23
Oct

The final debate: Romney brings peace and foreign aid to Middle East

It may surprise you and even annoy you, but the campaign for 2012 which started somewhere in 2007 is still going on, at least for another two weeks. To help out all those undecided voters across the country make their final choice, Governor Romney and President Obama duked it out one last time in the fourth and final debate of this campaign. All that’s left now is to, you know, run attack adds in swing states and line up lawyers for November 6.

After last week’s roundabout in the town hall debate, yesterday’s debate was a refreshing, calm, though hardly vigorous, debate that was supposed to focus on foreign policy. As with the town hall, the moderators did way with introductory remarks and got straight into asking questions.

Although it was a much covered topic in last week’s debate and the debates before, the first question  concerned Libya, not as much the attack on the Embassy, but the revolution that took place there last year.

As we’ve come to expect, the candidates only answered the answers in a very broad sense. Romney talked about “hope and change” (yes, quite) in the Middle East and claimed that America can’t “kill it’s way out” of the problems in the Middle East, but that an increase in foreign aid might help Muslims to reject extremism and thereby make the region a safer place.

Obama on the other hand, did even more his best to ignore the question of Libya and talked about keeping America safe, about Iran and about Romney’s lack of foreign policy experience saying “you haven’t been in a position to execute foreign policy.” It was only after a couple of minutes that a reference to Libya finally slipped into the president’s answer.

Moving further east, on the question of Syria, both candidates seemed to agree on one thing, no American military involvement. In fact, there wasn’t much discussion of any kind about substantive differences. Romney wanted more international involvement, giving weapons to the right people, work with partners to get things done, and Obama just said that well, he had done all of that, they were playing a leadership role and even credited Romney for supporting him on these actions.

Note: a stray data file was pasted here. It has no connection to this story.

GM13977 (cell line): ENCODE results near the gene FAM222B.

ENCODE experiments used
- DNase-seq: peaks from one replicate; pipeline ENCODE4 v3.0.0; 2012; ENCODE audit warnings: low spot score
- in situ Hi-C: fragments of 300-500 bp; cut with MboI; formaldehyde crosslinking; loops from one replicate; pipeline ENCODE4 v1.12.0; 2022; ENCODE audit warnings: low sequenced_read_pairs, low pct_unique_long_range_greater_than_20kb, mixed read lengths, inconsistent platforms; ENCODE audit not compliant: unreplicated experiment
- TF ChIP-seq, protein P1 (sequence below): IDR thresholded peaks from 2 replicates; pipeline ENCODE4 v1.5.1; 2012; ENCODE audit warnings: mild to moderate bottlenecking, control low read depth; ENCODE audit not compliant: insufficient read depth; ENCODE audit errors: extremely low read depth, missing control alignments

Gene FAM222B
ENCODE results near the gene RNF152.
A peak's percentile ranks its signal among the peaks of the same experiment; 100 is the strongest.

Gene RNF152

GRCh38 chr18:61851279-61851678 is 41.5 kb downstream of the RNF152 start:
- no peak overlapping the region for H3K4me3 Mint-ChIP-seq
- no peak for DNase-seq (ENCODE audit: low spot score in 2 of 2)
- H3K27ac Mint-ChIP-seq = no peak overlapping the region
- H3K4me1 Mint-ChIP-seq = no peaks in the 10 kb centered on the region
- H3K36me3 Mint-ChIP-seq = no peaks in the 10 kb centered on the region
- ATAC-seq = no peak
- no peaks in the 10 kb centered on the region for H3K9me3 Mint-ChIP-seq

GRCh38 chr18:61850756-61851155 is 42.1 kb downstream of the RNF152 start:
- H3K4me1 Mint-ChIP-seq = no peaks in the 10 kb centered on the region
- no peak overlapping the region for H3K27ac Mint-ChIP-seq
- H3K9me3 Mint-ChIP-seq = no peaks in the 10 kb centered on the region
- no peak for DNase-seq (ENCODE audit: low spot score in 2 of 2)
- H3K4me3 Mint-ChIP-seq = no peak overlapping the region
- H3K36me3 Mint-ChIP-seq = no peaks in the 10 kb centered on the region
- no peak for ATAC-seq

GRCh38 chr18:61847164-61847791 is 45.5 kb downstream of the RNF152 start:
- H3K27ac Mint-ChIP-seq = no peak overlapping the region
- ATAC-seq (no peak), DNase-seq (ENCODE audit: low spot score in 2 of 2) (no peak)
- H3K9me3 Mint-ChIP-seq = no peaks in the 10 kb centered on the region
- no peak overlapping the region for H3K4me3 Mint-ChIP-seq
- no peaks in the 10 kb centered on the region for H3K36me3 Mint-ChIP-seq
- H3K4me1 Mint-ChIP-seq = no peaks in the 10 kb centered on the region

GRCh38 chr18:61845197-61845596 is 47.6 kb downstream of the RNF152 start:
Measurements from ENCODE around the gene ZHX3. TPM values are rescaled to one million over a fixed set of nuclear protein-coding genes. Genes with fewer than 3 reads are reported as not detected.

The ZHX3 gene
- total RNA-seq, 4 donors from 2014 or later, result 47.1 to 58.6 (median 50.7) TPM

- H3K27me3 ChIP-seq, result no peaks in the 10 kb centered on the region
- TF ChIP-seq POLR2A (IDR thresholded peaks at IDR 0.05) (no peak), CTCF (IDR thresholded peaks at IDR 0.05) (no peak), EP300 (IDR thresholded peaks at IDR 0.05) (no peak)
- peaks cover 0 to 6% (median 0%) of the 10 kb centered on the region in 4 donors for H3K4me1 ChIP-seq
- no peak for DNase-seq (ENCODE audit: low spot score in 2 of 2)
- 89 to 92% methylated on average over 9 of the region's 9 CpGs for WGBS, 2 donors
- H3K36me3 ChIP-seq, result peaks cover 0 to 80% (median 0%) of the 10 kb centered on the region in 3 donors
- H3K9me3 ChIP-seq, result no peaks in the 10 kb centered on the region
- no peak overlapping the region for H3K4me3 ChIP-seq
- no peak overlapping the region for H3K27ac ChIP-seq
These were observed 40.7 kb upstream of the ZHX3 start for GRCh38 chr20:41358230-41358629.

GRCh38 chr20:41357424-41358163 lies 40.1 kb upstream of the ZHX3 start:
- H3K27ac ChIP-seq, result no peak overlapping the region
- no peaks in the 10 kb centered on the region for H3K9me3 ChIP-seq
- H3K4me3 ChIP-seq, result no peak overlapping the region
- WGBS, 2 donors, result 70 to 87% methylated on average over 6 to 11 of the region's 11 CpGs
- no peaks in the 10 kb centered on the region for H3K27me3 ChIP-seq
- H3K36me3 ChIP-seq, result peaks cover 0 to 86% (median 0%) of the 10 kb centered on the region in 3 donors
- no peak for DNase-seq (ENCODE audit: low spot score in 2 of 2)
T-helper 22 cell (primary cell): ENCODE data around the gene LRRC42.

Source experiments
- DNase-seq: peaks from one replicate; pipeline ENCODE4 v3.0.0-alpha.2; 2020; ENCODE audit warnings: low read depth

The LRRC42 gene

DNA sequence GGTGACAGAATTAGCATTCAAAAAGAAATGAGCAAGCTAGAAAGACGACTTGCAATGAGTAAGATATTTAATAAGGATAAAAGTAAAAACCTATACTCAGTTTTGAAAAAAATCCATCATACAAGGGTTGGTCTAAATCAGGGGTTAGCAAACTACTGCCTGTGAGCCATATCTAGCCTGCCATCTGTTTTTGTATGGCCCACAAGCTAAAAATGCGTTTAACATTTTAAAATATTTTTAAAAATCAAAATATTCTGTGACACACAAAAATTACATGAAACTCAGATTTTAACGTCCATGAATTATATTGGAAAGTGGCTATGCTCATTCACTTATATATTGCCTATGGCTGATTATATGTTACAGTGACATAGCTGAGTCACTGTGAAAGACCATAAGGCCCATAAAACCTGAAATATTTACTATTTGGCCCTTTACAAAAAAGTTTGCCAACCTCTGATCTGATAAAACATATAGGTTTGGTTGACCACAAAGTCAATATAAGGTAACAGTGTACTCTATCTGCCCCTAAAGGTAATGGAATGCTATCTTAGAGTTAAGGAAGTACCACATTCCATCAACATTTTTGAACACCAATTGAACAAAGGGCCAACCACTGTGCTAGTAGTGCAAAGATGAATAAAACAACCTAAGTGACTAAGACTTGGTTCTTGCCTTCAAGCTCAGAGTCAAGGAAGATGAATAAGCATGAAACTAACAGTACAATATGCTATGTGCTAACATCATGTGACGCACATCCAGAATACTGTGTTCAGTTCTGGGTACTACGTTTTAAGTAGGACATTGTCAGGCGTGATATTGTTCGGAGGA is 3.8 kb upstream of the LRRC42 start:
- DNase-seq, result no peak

The moderator, CBS’ Bob Schieffer, even pressed Romney on what he would do different, or more, in Syria than the president already has, but he couldn’t give an answer, only reiterated that he too would not commit military troops, not even for a no-fly zone.

As the debate turned to more general questions such as, America’s role in the world, the answers grew also more generic, if that was even possible. Romney again made a more liberal approach, talking about responsibility when it comes to human rights’ violations and Obama talked about America being the one indispensable nation in the world. After they got that of their chest, Romney went on to discuss the failing economy and Obama saw the need for better US education as a way to address America’s role in the world.

Eventually, Bob Schieffer wanted to move on, but Romney continued to talk about education before he went on to somewhat domestic policy as the question was raised about the state of the military and Romney’s statements that he wanted to increase military funding.

The issue had already been raised previous debates and Obama again said that Romney’s math didn’t add up, the Pentagon itself didn’t want the increase Romney was proposing and finally, when Romney said there were now less battleships as before and he would increase battleship construction as president, Obama fired back with the most famous line of the night; “There are less battleships in the military, there are also less horses and bayonets than in 1916, we have these things called aircraft carriers now, plans land on them. We have ships that go under water, they’re called submarines.”